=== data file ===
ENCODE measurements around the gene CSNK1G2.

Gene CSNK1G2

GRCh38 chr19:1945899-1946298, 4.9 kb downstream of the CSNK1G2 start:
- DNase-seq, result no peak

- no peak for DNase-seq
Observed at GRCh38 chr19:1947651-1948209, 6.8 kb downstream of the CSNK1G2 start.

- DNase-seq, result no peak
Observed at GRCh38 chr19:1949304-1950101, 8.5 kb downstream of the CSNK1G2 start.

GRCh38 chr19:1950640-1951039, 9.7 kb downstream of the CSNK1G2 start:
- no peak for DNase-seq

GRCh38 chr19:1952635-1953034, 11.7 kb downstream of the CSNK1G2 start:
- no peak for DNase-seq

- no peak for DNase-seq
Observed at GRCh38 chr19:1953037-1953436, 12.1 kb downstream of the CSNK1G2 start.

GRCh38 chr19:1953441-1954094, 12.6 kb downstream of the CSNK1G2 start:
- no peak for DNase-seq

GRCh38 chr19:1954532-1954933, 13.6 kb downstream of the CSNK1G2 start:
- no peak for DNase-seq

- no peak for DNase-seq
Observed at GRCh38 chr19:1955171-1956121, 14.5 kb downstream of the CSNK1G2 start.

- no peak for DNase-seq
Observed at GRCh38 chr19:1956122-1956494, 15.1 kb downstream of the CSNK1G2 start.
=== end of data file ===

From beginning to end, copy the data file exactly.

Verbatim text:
ENCODE measurements around the gene CSNK1G2.

Gene CSNK1G2

GRCh38 chr19:1945899-1946298, 4.9 kb downstream of the CSNK1G2 start:
- DNase-seq, result no peak

- no peak for DNase-seq
Observed at GRCh38 chr19:1947651-1948209, 6.8 kb downstream of the CSNK1G2 start.

- DNase-seq, result no peak
Observed at GRCh38 chr19:1949304-1950101, 8.5 kb downstream of the CSNK1G2 start.

GRCh38 chr19:1950640-1951039, 9.7 kb downstream of the CSNK1G2 start:
- no peak for DNase-seq

GRCh38 chr19:1952635-1953034, 11.7 kb downstream of the CSNK1G2 start:
- no peak for DNase-seq

- no peak for DNase-seq
Observed at GRCh38 chr19:1953037-1953436, 12.1 kb downstream of the CSNK1G2 start.

GRCh38 chr19:1953441-1954094, 12.6 kb downstream of the CSNK1G2 start:
- no peak for DNase-seq

GRCh38 chr19:1954532-1954933, 13.6 kb downstream of the CSNK1G2 start:
- no peak for DNase-seq

- no peak for DNase-seq
Observed at GRCh38 chr19:1955171-1956121, 14.5 kb downstream of the CSNK1G2 start.

- no peak for DNase-seq
Observed at GRCh38 chr19:1956122-1956494, 15.1 kb downstream of the CSNK1G2 start.